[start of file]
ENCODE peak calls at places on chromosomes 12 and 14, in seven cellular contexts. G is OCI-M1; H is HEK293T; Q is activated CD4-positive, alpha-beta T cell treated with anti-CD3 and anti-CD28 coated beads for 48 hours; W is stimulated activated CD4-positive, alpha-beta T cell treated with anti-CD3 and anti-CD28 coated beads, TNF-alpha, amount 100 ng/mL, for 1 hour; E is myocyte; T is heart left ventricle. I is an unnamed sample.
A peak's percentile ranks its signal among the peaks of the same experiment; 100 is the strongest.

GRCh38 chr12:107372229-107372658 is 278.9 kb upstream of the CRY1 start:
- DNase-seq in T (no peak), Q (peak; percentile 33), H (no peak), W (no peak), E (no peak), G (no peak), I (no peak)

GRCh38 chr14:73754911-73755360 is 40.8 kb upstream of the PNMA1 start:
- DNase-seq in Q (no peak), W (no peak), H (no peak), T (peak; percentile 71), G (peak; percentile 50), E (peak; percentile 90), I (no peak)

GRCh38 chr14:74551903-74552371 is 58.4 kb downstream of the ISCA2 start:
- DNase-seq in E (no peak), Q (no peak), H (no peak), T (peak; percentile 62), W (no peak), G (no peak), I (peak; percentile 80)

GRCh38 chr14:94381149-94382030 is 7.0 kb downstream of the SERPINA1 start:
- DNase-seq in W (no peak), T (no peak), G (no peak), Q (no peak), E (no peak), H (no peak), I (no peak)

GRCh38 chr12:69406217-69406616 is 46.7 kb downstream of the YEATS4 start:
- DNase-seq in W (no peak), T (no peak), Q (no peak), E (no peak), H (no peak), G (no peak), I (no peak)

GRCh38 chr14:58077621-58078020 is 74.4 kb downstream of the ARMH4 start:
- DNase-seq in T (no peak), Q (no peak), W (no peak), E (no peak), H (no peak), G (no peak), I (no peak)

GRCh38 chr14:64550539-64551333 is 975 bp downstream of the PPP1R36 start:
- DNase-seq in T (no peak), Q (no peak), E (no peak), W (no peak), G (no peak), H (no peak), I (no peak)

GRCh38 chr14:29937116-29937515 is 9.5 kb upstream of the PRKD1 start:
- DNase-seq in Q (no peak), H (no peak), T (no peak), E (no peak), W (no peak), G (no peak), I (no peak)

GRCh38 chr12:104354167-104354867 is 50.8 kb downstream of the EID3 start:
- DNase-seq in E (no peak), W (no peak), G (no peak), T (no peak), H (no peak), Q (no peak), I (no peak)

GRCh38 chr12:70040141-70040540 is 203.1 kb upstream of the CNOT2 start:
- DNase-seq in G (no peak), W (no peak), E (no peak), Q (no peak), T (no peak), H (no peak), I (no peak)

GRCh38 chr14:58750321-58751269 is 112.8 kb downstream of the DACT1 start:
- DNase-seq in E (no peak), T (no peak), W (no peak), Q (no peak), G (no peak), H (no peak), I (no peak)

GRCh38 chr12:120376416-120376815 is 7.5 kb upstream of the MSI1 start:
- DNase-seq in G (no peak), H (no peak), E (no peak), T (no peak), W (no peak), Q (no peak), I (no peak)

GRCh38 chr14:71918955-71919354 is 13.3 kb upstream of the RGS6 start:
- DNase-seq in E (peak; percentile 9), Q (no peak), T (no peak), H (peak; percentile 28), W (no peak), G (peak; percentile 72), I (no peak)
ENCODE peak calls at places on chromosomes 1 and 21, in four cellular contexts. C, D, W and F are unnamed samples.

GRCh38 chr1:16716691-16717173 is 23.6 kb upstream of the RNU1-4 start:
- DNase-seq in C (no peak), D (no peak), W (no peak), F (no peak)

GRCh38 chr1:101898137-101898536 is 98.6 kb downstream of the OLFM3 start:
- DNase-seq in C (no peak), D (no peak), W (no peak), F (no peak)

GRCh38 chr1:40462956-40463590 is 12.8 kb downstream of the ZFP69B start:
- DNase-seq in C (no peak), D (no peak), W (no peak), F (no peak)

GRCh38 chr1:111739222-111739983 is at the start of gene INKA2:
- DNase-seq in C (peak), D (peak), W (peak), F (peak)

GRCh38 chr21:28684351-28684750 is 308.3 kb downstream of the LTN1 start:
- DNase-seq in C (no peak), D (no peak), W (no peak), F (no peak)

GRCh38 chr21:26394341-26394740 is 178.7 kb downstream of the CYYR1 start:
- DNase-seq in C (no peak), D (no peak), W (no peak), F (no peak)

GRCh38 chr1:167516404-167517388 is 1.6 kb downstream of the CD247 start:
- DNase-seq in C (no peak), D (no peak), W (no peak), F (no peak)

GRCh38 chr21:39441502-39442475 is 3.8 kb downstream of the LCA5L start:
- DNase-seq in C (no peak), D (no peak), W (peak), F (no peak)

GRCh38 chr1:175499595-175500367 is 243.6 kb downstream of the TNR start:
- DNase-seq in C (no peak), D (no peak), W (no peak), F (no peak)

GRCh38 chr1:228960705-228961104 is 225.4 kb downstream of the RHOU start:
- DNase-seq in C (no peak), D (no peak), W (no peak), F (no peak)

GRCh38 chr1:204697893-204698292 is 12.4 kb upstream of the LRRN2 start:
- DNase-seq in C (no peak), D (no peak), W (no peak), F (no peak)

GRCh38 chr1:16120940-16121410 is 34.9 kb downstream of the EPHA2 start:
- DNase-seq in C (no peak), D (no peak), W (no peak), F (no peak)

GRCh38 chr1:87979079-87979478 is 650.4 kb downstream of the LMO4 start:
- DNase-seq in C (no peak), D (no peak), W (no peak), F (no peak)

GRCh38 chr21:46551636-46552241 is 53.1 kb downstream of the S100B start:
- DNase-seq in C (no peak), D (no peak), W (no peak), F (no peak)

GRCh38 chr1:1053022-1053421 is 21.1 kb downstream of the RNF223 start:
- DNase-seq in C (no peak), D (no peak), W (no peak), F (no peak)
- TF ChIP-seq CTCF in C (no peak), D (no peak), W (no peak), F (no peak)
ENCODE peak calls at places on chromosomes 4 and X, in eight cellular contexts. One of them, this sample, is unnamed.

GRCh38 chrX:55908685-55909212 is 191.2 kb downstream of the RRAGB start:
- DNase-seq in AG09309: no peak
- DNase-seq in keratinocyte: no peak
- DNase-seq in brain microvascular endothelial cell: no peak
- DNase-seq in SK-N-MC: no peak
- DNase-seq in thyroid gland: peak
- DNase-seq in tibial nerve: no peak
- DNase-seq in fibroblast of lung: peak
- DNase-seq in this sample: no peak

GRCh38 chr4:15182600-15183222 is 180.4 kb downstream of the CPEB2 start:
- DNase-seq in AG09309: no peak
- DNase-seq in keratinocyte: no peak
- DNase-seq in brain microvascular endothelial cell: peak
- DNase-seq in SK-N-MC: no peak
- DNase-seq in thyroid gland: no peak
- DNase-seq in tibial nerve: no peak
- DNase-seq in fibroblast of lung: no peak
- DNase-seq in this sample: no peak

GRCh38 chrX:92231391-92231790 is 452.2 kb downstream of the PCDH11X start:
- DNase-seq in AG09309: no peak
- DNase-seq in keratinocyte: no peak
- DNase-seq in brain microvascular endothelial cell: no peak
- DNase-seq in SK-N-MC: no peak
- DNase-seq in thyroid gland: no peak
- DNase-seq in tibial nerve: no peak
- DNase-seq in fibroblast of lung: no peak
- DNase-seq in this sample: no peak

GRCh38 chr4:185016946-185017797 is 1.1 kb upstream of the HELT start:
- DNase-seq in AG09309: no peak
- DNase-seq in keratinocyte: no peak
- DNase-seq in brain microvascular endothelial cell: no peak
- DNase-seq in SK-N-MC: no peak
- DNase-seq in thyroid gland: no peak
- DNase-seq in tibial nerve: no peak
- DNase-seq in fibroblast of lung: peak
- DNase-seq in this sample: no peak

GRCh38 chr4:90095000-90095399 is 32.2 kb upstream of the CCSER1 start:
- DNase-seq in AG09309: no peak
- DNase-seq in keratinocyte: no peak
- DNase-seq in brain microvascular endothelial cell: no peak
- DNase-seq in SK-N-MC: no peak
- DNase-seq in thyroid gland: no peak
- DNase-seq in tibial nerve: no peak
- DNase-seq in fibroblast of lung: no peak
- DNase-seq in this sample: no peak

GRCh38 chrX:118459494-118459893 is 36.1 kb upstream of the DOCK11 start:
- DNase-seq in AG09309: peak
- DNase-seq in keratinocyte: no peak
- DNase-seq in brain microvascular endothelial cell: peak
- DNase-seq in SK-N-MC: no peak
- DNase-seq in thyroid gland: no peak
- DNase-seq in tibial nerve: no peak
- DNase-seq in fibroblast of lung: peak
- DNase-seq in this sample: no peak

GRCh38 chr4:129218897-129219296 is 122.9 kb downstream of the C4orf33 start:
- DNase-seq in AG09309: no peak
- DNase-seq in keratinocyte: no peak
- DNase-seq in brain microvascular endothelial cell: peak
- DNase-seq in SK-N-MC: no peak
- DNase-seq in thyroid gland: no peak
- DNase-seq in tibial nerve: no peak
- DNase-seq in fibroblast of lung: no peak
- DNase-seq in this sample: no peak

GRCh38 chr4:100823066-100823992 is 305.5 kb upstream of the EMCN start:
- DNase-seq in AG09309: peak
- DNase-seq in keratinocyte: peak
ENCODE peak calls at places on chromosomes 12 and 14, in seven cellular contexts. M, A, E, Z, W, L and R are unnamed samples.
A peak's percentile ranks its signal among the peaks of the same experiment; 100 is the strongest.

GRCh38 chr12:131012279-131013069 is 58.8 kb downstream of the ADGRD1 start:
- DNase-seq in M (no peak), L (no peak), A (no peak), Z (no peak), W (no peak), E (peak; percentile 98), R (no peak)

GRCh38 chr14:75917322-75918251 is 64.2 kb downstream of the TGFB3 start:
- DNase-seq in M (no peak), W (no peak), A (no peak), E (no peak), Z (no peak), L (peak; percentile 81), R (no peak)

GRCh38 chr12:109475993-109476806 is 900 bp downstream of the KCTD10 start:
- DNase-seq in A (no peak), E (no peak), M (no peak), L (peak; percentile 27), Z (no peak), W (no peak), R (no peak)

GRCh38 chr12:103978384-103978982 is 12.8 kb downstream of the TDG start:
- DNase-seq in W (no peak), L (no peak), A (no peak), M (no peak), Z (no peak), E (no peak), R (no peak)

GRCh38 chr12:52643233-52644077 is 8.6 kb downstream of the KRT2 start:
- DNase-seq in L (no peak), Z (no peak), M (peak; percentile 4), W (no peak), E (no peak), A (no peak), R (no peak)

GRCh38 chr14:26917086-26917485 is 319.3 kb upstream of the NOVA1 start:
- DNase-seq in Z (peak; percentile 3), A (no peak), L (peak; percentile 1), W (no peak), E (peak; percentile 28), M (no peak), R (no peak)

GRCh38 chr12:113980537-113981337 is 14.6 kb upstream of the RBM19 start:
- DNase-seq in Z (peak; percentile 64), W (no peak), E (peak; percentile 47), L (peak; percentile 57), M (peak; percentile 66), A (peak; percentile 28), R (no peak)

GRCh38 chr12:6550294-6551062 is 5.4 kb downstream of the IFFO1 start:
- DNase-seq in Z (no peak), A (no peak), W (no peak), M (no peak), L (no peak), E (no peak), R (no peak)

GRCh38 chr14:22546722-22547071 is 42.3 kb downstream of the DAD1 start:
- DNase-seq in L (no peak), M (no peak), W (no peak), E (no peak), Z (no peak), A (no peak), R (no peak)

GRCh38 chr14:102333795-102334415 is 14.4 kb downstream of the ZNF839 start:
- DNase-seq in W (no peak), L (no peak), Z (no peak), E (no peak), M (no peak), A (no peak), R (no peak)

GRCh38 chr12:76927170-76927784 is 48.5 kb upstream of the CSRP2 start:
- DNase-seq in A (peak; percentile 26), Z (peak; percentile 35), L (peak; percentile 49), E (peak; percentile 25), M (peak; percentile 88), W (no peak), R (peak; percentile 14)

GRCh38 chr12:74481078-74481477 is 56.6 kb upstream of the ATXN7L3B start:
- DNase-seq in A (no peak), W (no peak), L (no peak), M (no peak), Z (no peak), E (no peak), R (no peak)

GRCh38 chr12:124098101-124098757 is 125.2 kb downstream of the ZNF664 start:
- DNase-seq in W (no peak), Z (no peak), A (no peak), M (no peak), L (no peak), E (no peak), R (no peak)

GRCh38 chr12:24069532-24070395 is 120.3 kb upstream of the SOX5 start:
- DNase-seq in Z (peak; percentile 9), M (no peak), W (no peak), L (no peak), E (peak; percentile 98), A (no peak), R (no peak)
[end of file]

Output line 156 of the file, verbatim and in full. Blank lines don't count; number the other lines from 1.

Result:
GRCh38 chr12:24069532-24070395 is 120.3 kb upstream of the SOX5 start: